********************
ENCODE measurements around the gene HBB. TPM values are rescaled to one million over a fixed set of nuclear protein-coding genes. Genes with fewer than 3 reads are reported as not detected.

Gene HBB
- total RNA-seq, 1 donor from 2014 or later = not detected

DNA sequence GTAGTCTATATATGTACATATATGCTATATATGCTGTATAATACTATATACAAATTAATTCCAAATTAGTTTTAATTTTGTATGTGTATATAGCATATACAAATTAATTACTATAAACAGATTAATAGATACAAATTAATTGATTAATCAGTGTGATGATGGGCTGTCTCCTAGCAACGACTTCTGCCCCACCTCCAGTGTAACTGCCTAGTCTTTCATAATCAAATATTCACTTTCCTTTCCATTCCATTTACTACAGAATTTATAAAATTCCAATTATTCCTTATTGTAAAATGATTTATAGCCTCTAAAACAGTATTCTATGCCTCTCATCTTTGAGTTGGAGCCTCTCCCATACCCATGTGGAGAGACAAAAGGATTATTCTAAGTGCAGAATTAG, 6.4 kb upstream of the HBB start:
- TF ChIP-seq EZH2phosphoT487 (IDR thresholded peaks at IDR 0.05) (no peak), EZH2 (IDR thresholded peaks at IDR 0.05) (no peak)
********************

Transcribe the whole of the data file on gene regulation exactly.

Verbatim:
ENCODE measurements around the gene HBB. TPM values are rescaled to one million over a fixed set of nuclear protein-coding genes. Genes with fewer than 3 reads are reported as not detected.

Gene HBB
- total RNA-seq, 1 donor from 2014 or later = not detected

DNA sequence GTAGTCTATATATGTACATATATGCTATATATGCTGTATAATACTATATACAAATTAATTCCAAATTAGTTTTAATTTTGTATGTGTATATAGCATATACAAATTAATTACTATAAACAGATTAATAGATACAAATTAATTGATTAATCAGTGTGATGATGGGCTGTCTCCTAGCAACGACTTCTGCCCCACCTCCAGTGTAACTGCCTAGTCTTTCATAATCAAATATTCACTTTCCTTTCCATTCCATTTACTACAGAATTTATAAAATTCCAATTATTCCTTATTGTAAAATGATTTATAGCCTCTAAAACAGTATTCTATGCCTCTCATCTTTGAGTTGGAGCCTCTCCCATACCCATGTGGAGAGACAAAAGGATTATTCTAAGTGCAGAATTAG, 6.4 kb upstream of the HBB start:
- TF ChIP-seq EZH2phosphoT487 (IDR thresholded peaks at IDR 0.05) (no peak), EZH2 (IDR thresholded peaks at IDR 0.05) (no peak)